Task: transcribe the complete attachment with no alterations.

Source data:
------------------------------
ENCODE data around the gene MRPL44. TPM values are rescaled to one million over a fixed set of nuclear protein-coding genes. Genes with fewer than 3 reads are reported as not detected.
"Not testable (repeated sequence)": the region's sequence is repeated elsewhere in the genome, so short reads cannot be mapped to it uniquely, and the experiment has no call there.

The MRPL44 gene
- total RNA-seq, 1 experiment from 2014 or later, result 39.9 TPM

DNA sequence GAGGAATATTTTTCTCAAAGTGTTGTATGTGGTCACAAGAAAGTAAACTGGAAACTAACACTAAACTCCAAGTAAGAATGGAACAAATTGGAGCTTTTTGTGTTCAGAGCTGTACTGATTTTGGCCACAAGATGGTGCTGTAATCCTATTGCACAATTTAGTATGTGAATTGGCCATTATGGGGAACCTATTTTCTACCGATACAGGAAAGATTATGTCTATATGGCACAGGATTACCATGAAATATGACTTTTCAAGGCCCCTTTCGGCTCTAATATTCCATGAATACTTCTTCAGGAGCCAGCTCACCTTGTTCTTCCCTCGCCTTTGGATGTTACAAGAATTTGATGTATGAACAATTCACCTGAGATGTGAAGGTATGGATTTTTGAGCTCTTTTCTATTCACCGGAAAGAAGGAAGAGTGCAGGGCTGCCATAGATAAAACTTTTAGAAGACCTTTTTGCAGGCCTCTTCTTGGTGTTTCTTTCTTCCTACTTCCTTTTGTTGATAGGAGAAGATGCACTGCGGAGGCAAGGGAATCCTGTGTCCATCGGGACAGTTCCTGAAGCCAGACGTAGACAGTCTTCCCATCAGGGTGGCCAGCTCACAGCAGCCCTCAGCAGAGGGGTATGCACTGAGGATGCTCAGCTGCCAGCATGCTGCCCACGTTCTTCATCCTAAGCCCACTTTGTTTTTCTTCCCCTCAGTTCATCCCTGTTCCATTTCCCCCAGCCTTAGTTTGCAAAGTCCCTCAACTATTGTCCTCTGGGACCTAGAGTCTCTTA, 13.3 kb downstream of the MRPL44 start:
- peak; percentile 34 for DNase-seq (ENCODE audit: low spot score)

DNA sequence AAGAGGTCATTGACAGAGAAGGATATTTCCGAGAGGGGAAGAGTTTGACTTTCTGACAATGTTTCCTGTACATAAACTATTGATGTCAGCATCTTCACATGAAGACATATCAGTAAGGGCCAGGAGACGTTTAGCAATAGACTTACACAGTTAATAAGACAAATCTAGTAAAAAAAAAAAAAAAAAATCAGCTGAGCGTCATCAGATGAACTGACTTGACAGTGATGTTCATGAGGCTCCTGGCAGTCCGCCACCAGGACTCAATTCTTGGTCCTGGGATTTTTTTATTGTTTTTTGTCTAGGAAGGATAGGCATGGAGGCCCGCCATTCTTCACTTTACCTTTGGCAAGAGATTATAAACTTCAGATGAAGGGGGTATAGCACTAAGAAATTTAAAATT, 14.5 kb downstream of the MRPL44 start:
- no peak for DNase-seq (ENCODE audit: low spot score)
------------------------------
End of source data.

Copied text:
ENCODE data around the gene MRPL44. TPM values are rescaled to one million over a fixed set of nuclear protein-coding genes. Genes with fewer than 3 reads are reported as not detected.
"Not testable (repeated sequence)": the region's sequence is repeated elsewhere in the genome, so short reads cannot be mapped to it uniquely, and the experiment has no call there.

The MRPL44 gene
- total RNA-seq, 1 experiment from 2014 or later, result 39.9 TPM

DNA sequence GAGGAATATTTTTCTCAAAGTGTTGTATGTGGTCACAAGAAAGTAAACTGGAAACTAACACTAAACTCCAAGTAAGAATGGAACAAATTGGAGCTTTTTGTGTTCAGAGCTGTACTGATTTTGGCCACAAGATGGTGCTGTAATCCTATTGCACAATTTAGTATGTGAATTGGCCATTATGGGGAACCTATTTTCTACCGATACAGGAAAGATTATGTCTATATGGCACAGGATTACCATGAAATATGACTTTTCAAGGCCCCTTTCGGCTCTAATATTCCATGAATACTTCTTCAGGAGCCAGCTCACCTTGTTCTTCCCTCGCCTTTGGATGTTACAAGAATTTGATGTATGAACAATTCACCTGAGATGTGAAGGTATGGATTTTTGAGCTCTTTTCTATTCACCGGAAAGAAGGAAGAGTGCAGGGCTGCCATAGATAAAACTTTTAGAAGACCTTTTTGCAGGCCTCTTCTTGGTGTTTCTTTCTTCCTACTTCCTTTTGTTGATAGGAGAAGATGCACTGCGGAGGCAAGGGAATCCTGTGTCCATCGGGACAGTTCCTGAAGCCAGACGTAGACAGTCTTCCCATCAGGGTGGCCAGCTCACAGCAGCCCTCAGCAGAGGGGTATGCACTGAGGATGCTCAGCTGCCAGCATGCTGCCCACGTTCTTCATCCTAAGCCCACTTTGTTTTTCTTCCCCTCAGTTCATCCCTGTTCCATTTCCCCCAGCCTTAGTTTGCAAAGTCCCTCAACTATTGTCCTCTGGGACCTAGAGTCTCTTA, 13.3 kb downstream of the MRPL44 start:
- peak; percentile 34 for DNase-seq (ENCODE audit: low spot score)

DNA sequence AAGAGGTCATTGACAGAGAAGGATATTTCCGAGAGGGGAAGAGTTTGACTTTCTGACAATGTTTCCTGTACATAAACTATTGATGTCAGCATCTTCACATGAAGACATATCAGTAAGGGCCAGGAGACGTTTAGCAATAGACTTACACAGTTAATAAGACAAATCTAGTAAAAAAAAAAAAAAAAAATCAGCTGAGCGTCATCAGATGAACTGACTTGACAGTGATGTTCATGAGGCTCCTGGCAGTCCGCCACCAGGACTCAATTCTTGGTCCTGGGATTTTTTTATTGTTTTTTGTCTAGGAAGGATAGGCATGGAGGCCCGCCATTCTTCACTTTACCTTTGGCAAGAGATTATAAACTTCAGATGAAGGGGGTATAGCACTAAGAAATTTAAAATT, 14.5 kb downstream of the MRPL44 start:
- no peak for DNase-seq (ENCODE audit: low spot score)